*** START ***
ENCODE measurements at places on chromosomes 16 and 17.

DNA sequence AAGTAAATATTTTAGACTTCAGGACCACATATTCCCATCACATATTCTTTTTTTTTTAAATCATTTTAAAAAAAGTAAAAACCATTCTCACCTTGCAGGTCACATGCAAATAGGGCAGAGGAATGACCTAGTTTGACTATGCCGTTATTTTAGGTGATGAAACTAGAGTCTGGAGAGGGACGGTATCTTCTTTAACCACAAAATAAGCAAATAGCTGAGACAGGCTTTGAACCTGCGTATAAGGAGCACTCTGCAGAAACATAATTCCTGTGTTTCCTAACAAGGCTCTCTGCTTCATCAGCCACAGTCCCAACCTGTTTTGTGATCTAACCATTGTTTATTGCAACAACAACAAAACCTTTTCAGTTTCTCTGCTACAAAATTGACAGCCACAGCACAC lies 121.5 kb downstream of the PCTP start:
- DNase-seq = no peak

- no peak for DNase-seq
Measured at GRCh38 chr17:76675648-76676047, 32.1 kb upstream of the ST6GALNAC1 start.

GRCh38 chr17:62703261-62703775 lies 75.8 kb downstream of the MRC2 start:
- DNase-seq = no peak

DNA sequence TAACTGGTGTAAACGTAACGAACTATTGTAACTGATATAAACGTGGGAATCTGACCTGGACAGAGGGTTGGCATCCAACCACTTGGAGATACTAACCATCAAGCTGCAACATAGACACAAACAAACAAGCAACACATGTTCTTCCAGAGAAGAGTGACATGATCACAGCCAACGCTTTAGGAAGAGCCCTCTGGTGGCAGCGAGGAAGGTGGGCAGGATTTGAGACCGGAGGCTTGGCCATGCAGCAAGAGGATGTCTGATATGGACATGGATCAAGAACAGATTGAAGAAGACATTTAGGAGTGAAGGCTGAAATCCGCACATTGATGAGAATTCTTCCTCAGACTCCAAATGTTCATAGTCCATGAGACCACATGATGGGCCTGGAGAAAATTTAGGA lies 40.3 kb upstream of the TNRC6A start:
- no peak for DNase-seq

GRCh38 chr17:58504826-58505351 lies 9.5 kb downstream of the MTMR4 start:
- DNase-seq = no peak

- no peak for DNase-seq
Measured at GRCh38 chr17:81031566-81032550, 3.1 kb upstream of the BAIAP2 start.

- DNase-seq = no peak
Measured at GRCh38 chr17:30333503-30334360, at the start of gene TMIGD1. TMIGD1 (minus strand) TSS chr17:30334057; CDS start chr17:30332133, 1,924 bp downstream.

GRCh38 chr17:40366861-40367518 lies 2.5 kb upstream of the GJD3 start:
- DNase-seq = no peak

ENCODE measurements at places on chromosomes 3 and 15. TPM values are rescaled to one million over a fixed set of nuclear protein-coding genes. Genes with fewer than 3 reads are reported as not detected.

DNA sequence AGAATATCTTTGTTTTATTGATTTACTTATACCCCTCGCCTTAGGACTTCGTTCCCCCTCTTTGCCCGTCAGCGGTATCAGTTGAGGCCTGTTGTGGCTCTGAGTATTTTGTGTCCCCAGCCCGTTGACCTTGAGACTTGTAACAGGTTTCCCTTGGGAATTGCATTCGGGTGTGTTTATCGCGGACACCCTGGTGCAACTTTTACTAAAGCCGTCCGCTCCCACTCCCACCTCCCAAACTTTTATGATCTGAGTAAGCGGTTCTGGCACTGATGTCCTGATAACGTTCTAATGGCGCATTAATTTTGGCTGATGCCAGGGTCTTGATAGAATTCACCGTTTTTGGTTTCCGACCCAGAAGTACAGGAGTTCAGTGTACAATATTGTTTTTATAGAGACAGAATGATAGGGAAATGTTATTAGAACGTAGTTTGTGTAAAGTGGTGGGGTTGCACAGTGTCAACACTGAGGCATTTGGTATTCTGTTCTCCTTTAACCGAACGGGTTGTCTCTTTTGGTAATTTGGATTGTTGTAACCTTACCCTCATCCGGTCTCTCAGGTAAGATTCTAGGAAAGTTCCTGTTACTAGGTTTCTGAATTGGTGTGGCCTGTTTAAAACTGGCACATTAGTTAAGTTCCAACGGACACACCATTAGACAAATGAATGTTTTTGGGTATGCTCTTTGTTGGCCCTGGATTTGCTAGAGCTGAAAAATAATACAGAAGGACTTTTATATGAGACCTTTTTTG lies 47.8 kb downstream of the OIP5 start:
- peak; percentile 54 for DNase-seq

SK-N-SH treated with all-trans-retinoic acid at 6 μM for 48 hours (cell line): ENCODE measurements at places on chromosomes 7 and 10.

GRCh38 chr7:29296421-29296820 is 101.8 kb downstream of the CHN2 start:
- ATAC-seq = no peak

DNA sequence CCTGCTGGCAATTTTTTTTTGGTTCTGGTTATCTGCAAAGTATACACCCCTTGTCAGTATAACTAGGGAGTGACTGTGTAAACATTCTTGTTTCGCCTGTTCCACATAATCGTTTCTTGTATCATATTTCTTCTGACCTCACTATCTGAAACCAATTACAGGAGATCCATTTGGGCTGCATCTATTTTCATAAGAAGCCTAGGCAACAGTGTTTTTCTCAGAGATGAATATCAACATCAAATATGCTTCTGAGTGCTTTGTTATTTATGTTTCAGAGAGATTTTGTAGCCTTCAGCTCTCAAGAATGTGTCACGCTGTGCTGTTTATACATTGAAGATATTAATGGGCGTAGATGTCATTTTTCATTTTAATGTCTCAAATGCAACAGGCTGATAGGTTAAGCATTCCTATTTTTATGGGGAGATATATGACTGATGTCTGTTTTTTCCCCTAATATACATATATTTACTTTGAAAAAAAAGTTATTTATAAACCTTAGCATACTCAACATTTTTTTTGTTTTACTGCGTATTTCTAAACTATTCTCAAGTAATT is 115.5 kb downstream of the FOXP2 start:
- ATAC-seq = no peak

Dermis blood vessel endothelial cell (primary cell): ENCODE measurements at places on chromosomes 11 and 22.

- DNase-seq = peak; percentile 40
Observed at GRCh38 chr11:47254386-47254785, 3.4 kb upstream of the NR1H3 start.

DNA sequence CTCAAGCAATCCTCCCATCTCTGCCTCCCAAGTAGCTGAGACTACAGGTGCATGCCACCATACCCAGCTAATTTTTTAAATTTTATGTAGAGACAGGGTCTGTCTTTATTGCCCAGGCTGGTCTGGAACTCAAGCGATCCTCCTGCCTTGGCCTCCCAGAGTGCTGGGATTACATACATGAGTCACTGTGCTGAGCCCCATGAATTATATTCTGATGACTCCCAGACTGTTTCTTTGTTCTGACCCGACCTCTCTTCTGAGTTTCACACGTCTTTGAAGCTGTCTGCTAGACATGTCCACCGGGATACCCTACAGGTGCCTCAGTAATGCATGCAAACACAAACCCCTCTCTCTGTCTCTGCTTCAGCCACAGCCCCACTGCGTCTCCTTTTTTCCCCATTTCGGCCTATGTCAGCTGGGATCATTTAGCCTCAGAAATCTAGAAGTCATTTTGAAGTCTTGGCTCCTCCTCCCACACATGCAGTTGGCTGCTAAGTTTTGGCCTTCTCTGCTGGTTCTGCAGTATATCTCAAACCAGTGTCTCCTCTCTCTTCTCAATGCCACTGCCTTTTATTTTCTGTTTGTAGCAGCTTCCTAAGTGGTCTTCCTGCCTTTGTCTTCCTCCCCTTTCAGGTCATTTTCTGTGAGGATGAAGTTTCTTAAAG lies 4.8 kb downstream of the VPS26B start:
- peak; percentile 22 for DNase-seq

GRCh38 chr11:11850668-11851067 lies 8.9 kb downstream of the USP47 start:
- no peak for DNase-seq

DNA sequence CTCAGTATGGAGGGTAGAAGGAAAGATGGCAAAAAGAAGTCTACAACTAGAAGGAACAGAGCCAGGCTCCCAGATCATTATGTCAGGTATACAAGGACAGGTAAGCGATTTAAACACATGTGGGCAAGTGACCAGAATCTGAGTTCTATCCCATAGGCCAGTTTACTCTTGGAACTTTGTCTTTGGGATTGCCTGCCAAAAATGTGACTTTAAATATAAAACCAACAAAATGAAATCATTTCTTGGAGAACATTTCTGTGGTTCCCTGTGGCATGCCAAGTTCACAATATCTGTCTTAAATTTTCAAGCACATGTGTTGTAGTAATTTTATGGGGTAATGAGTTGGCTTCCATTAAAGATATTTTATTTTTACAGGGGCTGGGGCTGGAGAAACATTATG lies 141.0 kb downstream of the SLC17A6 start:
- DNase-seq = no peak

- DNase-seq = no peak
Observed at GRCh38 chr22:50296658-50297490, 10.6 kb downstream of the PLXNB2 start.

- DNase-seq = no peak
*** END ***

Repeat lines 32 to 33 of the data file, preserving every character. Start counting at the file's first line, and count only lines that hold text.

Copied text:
- no peak for DNase-seq

DNA sequence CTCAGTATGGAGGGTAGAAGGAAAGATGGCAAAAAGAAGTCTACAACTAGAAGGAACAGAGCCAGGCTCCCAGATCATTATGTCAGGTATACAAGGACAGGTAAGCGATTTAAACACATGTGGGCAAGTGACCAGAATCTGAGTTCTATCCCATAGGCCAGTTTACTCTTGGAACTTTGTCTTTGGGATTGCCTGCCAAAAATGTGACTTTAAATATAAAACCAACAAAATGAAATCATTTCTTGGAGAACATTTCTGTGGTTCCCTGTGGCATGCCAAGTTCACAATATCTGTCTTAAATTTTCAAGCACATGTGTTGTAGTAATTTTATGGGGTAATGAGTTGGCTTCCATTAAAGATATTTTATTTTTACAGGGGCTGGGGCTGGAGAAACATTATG lies 141.0 kb downstream of the SLC17A6 start: